- For the pasta, pile the flour onto a chopping board or clean work surface and make a well in the centre. Pour the salt, eggs and oil into the well. Carefully mix the dry and wet ingredients together using a wooden spoon, then work the mixture into a dough using your hands, adding a touch of water if the dough feels dry.
- Turn the pasta dough out onto a lightly floured work surface and knead for 12-15 minutes until it is smooth and glossy without any dry or damp patches. Roll the dough into a ball, wrap it in cling film and set aside to rest for 30 minutes.
- Meanwhile, for the filling, heat the oil in a saucepan over a medium heat. Add the pork mince, garlic, onion and celery and fry gently for 12-15 minutes, or until the pork has browned and the vegetables have softened. Remove from the heat and set aside to cool.
- For the tomato sauce, heat the oil in a separate frying pan over a medium heat. Add the garlic, celery and onion and fry for 6-8 minutes, or until just coloured. Add the passata and 300ml/10½ fl oz water, stir the mixture well and bring to the boil.
- Reduce the heat until the mixture is simmering and simmer gently for 30 minutes, then stir in the basil, oregano, sugar and salt. Keep warm.
- When the filling mixture has cooled, blend it to a rough paste in a food processor, then transfer to a bowl. Beat in the eggs, parsley, parmesan and 3 tablespoons of the tomato sauce until well combined.
- To make the ravioli, cut the dough into satsuma-sized pieces. Dust the rollers of a pasta machine with flour.
Method part 2
- Working with one piece of dough at a time, flatten the dough and feed it twice through a pasta machine set to its widest setting. Adjust the pasta machine so that the rollers are on the second-widest setting, then roll the dough through the machine again. Continue adjusting the machine until you have rolled the dough through its narrowest setting. Set the pasta sheet aside (cut it into smaller lengths if it is unmanageably long).
- Repeat the rolling process with the remaining pieces of dough.
- When all of the pasta has been rolled out thinly, lay one sheet of pasta over a ravioli mould. Spoon a little of the filling mixture into the centre of each ravioli (use the wells of the mould as a guide). Brush the edges of each raviolo with water using a pastry brush or your finger.
- Lay another sheet of pasta on top of the ravioli, then press the pasta sheets together to seal the edges of each raviolo, squeezing out as much air as possible in the process. Turn the ravioli out of the tray and cut through the sealed edges to separate them.
- Repeat the filling and cutting process with the remaining pasta sheets and filling mixture.
- Bring a large pan of salted water to the boil. Carefully lower the ravioli into the water, in batches, and cook for 3-4 minutes; they are cooked when they float to the surface of the water.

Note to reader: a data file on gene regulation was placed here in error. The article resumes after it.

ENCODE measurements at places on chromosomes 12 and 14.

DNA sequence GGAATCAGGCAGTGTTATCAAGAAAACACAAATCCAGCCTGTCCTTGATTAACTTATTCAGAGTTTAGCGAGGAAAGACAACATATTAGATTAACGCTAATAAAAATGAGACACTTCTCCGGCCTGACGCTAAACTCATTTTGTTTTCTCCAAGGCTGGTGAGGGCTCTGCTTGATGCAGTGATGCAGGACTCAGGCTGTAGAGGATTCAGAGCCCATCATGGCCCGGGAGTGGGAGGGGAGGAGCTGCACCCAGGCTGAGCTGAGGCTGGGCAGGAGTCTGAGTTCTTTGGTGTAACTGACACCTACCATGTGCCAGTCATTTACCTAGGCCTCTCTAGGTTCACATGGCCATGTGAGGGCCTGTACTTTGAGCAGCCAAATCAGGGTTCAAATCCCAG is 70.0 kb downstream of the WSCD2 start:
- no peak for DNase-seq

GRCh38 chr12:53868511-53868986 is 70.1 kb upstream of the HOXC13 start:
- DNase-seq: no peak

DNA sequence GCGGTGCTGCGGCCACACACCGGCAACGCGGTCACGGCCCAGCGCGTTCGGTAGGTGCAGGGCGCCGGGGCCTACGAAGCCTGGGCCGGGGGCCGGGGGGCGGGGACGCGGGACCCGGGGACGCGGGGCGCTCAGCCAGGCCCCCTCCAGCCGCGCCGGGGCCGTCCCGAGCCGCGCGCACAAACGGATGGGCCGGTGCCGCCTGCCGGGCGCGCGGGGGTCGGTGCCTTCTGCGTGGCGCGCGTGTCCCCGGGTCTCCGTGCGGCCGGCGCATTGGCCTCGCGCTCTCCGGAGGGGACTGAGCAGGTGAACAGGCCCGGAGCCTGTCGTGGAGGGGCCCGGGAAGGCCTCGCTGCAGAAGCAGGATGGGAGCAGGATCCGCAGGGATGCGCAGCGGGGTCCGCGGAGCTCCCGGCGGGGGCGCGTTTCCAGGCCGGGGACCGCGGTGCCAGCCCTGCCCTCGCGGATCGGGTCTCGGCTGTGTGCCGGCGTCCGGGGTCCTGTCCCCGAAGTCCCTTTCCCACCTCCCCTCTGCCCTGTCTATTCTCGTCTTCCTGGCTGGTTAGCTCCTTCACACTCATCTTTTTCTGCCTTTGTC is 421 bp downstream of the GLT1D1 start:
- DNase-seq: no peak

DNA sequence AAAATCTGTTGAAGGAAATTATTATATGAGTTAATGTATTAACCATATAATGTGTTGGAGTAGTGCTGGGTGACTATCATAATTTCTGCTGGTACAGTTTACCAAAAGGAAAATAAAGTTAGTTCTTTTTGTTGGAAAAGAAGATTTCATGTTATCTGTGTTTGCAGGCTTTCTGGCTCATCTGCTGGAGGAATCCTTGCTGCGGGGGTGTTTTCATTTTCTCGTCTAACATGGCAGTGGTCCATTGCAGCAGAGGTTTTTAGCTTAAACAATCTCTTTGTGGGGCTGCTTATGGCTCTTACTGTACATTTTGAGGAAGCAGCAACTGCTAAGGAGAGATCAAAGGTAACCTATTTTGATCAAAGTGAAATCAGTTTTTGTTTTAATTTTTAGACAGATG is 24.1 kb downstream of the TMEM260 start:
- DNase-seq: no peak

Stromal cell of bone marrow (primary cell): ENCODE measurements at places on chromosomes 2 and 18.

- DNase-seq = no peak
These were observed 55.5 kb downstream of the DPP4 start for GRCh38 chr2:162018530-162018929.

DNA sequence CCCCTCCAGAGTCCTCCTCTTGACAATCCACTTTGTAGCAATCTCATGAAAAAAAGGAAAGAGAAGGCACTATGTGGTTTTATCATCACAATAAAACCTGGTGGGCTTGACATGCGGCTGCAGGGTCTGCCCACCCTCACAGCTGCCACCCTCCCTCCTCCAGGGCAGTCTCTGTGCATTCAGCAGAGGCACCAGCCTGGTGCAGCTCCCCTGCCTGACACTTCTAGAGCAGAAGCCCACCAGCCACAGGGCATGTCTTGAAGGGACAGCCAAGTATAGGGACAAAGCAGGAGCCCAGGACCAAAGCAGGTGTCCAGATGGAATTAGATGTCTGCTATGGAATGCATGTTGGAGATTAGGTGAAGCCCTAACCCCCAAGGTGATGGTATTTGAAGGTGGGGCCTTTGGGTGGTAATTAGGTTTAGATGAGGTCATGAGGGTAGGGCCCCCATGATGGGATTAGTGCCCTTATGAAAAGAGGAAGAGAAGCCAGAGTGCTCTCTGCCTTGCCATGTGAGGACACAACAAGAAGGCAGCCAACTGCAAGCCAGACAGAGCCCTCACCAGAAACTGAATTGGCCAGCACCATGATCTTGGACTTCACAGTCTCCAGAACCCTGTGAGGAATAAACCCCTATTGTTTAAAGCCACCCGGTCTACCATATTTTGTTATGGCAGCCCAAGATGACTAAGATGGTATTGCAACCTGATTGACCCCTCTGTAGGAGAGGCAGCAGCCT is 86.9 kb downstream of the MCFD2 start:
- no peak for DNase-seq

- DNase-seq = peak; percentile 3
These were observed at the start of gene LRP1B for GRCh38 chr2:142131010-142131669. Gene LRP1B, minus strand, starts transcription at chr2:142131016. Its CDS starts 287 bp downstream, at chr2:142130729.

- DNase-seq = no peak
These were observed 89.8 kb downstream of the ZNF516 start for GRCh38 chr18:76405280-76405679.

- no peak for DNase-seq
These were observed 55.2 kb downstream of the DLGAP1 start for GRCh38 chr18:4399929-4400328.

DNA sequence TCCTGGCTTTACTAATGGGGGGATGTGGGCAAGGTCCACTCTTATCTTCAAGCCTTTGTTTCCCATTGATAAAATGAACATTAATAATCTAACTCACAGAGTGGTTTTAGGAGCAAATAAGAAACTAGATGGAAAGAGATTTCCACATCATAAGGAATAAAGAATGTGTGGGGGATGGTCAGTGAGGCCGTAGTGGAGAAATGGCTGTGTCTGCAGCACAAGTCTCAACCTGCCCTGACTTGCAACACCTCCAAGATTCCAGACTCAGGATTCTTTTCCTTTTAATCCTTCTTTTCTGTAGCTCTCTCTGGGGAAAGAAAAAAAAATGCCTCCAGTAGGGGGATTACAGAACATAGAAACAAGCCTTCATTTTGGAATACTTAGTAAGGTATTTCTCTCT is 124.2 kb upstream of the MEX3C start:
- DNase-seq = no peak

- Serve the ravioli in serving bowls topped with the warm tomato sauce and a sprinkling of parmesan.
Pea kachori – Nigel Slater: Eating Together episode 1
Make these oven-baked green-pea pastry bites to serve as canapés at a party, or as part of an Indian-style feast. Equipment and preparation: For this recipe you will need a food processor. Each serving provides 151kcal, 5g protein, 20g carbohydrate (of which 1g sugars), 5g fat (of which 1g saturates), 3g fibre and 0.7g salt.
- Preheat the oven to 180C/160C Fan/Gas 4. Lightly grease a baking tray with a little oil.
- For the filling, blend the ginger and green chillies to a paste in a food processor, then remove from the food processor and set aside.
- Blend the peas in the food processor (there is no need to wash the bowl). Remove and set aside.
- Heat the oil in a lidded frying pan over a medium heat. Add the mustard seeds and fry, covered with the lid, until they start to pop. Take care to keep your eyes and face away from the pan.
- Add the ginger-and-chilli paste and stir-fry for 1-2 minutes. Add the pea purée and continue to fry, stirring well, for a further 4-5 minutes.
- Stir in the cinnamon, garam masala, turmeric, salt and chilli powder and fry for a further 2-3 minutes, or until there is little to no moisture left in the pan but the peas are still bright green. Transfer the pan contents to a bowl and set aside.
Method part 2
- For the pastry, put the flour into a mixing bowl and make a well in the centre. Add the salt and oil to the well, then rub the mixture together using your fingertips until it resembles fine breadcrumbs.
- Pour in 120ml/4fl oz of the water and stir the mixture until it comes together as a dough. Gradually add the remaining water, kneading it into the dough until it feels firm and pliant. Roll the dough into a ball, then rub your hands with a teaspoonful of oil and pat the dough all over to cover it in the oil – this will keep it moist.
- Pinch apricot-sized pieces of dough and roll each piece into a 10cm/4in circle on a lightly floured work surface.
- Place 1 heaped teaspoonful of the filling mixture into the middle of each pastry circle and bring the edges of the pastry up tightly around the peas. Seal at the top by pinching the edges closed and trimming off any excess pastry. Roll each parcel into a ball and place onto the prepared baking tray.
- Gently roll the kachori balls around on the baking try to coat them in the oil. Bake for 20-30 minutes, or until the pastry is golden-brown.
Apple and Stilton dumplings
Nigel Slater’s sweet and savoury pastry parcels make a delicious and filling mid-afternoon snack or teatime treat.